Postmodernity frees the subject from rationality, but does not really offer anything else instead. Its anti-foundationalism, thus, willy-nilly, itself becomes an oppressive “pseudo-foundation.” This is the deeper problem with the metaphysics that informs much of postmodern theory. The reduction of all of reality into wordplay is just one example of this deeper philosophical self-negation. Identities can be theorised only if we accept that selves, societies, cultures, and civilizations have primary and secondary features, not necessarily in a dichotomous and binary fashion, but in heuristic and provisional ways. Without assuming and identifying such “centres,” no demarcation is possible.

Anti-foundationalism cannot, obviously, assume the place the foundations; that would be self-contradictory. Yet, that is, willy-nilly, how language functions to create meaning. It follows that as long as we seek to communicate, even asserting the impossibility of communication, becomes a demonstration of its opposite, that is, of the inevitability of communication. There is, thus, no escape from centres, from foundations, from essences, from presences, from, in fact, identities, in some form or another. What is required, however, is to posit a larger ground of Being to which the individual self is aligned and from which it derives its significance.

Only one fringe of the postmodernist West seems to signal a way out of the crisis of rationality. This fringe is not even recognized by the highbrow academic culture which conducts debates on issues like postmodernism, but it has a mixed, somewhat dubious presence in Western society. I am referring to the recent upsurge in New Age philosophies and movements all over the West. There was such an anti-materialistc wave in the 1960s too, when the counter culture was at its height. But this wave subsided, lost in the foam and froth of drug-abuse and free-sex, leaving behind little but the refuse and debris of many shattered lives. Yet, this turn must not be dismissed because it represented a cry of anguish from the heart of an affluent civilization tired of its materialism.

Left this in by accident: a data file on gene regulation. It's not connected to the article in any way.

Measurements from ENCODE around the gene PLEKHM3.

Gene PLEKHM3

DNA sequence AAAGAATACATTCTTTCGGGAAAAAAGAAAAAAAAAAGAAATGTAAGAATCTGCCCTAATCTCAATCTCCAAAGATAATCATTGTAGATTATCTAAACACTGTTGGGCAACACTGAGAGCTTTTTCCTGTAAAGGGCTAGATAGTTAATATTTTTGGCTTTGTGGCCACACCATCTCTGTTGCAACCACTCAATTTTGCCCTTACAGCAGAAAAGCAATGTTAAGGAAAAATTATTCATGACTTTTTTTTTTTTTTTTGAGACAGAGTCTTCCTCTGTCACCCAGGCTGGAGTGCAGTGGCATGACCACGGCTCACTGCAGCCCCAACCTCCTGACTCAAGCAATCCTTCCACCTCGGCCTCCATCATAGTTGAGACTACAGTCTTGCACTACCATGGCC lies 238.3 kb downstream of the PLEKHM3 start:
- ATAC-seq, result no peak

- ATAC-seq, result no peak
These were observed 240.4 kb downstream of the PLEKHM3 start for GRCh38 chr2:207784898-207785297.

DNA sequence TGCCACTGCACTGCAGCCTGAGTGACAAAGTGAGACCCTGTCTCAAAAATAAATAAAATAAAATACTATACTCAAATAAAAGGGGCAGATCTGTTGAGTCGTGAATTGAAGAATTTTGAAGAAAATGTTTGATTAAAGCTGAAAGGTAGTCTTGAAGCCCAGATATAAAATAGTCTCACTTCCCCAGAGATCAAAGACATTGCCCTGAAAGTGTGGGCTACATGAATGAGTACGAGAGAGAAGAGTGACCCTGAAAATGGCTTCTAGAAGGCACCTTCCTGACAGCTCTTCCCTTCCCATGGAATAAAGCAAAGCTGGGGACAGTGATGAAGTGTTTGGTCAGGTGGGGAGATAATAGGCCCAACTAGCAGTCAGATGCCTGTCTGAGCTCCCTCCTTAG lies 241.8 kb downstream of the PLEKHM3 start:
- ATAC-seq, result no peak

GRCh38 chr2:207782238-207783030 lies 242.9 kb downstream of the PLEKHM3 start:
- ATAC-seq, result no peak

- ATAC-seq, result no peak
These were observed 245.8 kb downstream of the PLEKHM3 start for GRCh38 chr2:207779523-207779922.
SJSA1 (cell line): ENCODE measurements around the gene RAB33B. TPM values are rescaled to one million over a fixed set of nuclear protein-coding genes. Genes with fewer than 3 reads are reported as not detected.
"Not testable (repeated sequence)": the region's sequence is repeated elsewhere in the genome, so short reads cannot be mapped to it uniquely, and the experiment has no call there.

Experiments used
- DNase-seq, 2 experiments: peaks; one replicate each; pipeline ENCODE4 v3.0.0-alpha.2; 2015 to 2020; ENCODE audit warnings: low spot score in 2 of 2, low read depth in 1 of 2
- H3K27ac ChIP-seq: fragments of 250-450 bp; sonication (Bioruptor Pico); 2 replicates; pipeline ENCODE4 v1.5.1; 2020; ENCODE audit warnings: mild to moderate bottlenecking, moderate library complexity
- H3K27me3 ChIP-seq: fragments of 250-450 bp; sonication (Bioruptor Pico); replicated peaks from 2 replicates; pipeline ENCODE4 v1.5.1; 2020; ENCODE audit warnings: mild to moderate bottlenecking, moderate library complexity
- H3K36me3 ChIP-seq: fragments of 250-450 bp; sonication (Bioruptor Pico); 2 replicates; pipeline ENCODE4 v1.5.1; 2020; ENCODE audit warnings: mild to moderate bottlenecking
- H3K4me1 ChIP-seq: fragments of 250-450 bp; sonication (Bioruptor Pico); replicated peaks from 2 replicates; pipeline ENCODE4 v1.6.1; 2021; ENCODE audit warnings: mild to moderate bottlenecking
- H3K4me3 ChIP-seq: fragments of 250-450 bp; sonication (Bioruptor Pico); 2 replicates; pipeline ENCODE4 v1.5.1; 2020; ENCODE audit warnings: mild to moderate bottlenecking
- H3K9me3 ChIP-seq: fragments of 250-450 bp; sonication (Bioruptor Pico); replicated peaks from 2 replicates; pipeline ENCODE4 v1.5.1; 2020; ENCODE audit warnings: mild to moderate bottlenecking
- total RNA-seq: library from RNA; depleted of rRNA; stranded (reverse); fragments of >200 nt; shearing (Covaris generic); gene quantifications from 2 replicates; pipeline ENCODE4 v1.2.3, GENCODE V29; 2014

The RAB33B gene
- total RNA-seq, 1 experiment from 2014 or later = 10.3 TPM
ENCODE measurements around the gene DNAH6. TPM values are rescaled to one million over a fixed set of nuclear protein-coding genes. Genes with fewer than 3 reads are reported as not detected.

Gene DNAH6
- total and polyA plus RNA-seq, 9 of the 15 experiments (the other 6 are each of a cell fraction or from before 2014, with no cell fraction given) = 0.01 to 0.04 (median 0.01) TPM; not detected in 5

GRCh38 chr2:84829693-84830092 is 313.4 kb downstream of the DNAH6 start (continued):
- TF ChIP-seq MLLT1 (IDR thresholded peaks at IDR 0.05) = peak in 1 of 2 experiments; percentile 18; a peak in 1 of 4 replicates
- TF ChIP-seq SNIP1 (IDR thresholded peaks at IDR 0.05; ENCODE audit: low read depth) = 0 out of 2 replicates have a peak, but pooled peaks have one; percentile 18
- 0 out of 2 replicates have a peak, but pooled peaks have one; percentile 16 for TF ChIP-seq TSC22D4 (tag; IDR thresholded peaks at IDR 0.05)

The New Age too runs the danger of never coming into being, mired as it is quite hopelessly in a consumeristic culture. There is every danger that it will be lost too, this time in a plethora of self-deluding fads and fetishes, never living up to its professed aim or promise of transforming Western society completely. New Age ideologues believe that the West made a false choice when it moved away from dogmatic religion during the renaissance to humanistic rationality. Instead of veering towards spirituality, it went astray in its pursuit of materialism. Aided by imperialism and science, the modern West lost its chance to go higher in the spiritual spiral. Now, by realigning itself with wisdom from the East, the West can save itself again.